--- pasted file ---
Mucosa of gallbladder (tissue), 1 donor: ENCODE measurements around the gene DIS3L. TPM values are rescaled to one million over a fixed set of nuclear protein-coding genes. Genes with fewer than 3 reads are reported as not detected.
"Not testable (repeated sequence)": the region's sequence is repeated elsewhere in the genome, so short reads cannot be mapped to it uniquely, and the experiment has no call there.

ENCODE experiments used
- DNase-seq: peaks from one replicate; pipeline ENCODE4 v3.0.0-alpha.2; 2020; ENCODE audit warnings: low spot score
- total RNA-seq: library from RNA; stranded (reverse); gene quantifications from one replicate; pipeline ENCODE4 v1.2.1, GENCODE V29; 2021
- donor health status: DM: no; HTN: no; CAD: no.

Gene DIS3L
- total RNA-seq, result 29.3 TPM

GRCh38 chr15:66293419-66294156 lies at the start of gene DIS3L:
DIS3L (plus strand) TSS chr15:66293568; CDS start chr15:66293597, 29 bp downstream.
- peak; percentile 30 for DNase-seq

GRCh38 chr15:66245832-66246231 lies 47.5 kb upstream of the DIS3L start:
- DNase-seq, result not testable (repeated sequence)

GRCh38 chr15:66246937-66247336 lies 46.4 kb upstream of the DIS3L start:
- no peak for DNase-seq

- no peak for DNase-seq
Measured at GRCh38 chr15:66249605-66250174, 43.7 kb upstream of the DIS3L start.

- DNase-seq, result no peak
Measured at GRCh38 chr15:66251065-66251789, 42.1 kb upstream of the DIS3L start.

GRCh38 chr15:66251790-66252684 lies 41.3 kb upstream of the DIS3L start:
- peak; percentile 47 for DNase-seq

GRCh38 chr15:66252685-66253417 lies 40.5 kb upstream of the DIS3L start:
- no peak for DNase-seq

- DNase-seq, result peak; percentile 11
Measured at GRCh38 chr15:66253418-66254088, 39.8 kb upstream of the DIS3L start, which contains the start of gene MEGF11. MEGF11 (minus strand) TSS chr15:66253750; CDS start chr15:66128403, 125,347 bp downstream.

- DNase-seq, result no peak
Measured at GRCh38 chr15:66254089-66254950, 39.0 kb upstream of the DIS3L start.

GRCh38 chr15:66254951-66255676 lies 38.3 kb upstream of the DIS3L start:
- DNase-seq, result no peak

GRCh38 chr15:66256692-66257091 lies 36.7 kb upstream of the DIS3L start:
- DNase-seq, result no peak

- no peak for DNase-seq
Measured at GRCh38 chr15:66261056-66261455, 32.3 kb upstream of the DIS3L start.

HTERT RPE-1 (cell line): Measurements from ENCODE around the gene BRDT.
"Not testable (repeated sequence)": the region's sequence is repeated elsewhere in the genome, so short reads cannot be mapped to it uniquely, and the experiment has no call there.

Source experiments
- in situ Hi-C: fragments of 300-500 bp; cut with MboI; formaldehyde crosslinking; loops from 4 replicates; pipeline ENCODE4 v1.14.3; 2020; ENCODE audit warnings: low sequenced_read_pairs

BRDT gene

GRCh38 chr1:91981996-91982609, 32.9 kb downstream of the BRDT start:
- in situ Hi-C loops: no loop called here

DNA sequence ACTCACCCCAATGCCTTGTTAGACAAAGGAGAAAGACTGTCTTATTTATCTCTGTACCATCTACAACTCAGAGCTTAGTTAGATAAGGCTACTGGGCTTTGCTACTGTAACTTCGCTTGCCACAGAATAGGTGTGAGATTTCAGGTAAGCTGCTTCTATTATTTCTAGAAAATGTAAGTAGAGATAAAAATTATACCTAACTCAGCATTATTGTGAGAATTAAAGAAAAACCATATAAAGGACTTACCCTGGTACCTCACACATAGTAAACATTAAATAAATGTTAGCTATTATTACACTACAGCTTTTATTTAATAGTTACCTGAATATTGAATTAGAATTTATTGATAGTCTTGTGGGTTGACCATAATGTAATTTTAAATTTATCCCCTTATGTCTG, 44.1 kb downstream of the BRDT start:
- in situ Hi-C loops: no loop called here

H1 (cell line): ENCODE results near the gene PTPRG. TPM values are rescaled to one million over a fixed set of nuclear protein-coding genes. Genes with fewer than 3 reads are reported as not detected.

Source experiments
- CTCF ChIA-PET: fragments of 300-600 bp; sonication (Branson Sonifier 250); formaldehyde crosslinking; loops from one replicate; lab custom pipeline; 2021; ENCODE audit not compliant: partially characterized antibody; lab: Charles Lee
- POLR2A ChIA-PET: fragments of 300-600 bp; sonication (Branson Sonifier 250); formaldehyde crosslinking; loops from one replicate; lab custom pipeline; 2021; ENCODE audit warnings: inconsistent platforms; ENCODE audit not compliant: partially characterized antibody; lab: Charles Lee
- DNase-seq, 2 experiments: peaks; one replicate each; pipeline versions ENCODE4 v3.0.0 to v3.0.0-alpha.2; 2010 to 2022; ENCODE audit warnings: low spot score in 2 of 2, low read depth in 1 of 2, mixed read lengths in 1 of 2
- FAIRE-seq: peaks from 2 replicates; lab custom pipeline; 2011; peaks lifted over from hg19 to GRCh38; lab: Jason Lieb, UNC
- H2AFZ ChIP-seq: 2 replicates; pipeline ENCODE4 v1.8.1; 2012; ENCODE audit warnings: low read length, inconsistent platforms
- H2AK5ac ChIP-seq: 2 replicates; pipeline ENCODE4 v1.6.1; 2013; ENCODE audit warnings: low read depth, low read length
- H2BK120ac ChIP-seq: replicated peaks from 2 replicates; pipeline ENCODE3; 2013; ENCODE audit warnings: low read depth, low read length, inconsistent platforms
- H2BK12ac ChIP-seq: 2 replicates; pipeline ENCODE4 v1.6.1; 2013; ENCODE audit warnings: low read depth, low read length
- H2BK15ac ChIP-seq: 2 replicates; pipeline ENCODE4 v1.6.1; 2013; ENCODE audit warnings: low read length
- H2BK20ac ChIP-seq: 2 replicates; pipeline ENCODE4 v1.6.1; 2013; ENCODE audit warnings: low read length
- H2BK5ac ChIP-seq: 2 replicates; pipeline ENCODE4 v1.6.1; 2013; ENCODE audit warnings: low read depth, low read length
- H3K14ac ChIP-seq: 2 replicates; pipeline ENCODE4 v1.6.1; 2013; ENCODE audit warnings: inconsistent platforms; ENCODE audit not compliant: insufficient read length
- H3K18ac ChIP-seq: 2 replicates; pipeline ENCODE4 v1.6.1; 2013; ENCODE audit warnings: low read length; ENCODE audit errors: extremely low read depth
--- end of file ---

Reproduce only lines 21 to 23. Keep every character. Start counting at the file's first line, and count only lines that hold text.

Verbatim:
- peak; percentile 47 for DNase-seq

GRCh38 chr15:66252685-66253417 lies 40.5 kb upstream of the DIS3L start:
- no peak for DNase-seq